January 4th, 2022

The Apple Is Rotting

During the pandemic, investors poured into the high-growth tech stocks since money was essentially free. Companies like Apple (AAPL) got to take loans at essentially 0% and that drove their trading multiples higher. People were willing to pay a premium for the growth potential. Remember when this is what Apple looked like?

tradingNow that interest rates are higher and liquidity is drying up, the market is realizing that paying the premium P/E ratios, even on a company like Apple doesn’t make sense.

What if I didn’t name the company already and asked you how much you would invest in a company with shrinking margins, a heightened concern with geopolitical issues between China and Taiwan that could shut down a large customer base and suppliers, and it’s a company that hasn’t released anything truly new in years and only projecting single-digit growth in this year?

That’s why Apple has been on a losing streak. They are a cash-generating company by selling essentially subscriptions to its billion customers. I understand that iPhones aren’t subscriptions, but the loyal fan base buys the phones each year, even if they are essentially the same as the previous model. One day, whether it be a new AR or VR or some other product, Apple will utilize its customer base of over a billion people and then they will enjoy a new growth period.

They are trading below the mess the market had in June and they are trading lower than the market low made in October. That’s a big deal!


Everyone says the market trades in the direction of Apple, but this is where I think we are entering a change wave. I don’t think the same big-name tech stocks that dominated the previous 3 or 4 years will be the ones to lead us out of the bear market.

The problem is that I don’t see a market leader, or leaders, who are ready to be part of the changing of the guard. That’s why I think we’re muddling along right now. Apple and those like it can use their cash reserves to buy back shares and protect their stock price and wait this out.

How rotten can Apple become? How could you trade it from here?

Here’s a weekly chart with a Fibonacci Retracement from the March 2020 low and January 2022 high. That says our next support level should be around $118. Below that $102.73. Unless Apple completely falls apart, I don’t see it going below $102.73.


Here’s why I think $115 – $118 is where I could see a pivot.  Using the Fibonacci Extensions from the high to the next low and then the next high (see the yellow lines below), we get a price level of $123.20.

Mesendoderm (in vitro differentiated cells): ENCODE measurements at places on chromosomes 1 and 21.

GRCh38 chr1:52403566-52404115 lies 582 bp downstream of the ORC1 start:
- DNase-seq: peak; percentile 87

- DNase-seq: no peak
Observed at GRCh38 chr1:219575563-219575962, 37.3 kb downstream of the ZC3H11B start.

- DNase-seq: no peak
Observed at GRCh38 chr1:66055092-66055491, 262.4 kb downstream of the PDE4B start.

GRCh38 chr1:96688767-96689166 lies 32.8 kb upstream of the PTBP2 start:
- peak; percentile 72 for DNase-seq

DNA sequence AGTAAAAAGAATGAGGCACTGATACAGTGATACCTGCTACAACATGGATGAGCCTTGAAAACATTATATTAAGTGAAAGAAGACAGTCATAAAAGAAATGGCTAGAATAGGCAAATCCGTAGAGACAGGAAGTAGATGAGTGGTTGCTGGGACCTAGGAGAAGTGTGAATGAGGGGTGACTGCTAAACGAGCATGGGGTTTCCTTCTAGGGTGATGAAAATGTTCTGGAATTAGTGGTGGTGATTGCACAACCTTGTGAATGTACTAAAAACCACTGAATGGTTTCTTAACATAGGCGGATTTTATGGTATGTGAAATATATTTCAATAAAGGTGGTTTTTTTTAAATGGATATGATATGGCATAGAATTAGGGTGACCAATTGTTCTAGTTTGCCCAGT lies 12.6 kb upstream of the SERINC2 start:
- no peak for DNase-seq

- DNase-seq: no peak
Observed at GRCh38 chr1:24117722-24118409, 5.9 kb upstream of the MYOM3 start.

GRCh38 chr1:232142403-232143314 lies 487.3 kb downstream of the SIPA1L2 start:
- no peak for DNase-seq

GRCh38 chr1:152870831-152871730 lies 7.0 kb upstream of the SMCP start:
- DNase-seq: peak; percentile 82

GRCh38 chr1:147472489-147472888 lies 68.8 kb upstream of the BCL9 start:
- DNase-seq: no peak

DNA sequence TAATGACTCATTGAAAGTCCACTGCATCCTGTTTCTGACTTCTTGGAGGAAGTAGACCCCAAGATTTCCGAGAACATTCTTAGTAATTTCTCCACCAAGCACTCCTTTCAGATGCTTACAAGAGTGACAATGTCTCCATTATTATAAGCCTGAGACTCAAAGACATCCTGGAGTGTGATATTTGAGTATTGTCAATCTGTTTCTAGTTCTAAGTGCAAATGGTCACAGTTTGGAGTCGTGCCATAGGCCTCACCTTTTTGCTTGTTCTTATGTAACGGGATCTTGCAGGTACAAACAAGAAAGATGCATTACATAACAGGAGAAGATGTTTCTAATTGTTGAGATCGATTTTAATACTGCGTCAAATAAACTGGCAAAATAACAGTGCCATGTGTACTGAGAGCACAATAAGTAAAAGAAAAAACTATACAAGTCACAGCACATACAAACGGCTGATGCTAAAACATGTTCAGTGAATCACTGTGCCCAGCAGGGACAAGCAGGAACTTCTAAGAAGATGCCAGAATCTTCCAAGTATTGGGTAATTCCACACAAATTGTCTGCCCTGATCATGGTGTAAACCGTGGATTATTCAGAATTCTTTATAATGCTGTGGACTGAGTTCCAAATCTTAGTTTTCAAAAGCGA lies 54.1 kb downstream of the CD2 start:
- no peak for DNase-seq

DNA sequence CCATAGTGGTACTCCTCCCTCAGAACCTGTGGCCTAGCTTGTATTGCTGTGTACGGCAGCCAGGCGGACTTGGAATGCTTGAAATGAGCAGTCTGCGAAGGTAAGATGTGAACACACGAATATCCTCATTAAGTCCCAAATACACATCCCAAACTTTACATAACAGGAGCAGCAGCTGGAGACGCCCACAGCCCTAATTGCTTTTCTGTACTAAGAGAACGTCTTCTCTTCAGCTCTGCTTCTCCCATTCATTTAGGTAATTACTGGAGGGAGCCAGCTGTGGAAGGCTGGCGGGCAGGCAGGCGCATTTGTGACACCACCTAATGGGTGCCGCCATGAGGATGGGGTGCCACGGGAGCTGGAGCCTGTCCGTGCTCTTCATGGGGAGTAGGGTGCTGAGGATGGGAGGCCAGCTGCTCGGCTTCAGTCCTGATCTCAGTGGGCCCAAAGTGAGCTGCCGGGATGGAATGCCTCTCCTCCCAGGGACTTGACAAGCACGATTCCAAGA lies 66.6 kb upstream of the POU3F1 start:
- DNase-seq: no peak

That means we now have two different tools telling us a potential pivot level is $118 and $123. So, I think there is a key level there. A break below that level will send it to the $100s in my opinion.

They have earnings on 1/26/23. Let’s look at the options data for the 1/27/23 expiration to see where the market might think Apple will go.


The most open interest, even going through earnings, is at $120. Could that be the low? After that we’re looking at $115, then $110, and $100.

You could sell a cash-secured put at $120, but if the stock continues lower, the put will be challenged until time decays.

You could sell an Iron Condor, but again, selling puts right now could get challenged over the next few weeks.

You could create a butterfly trade for a low cost. It’s a low-risk, high-reward trade, but that also means the probability of success is usually lower.

Buy to open 1x 27 JAN 125 put
Sell to open 2x 27 JAN 120 put
Buy to open 1x 27 JAN 115 put
Net debit (max loss): $68
Max Profit (if AAPL closes at $120 on expiration day): $431.

Here’s the risk graph.


I’d exit at 100-200% of the initial debit. At $68 to enter the trade, I don’t have a stop-loss idea. Maybe exit the trade if Apple crosses above $140.

If you want to reduce the debit, wait for an up day before putting on this trade. Apple lost nearly 4% in a day. It might have an up day or two in the near future.

If you have any questions, comments, or anything we can help with, reach us at any time.
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Jeff Wood

Editor, Filthy Rich Dirt Poor

Trader, Options Testing Lab

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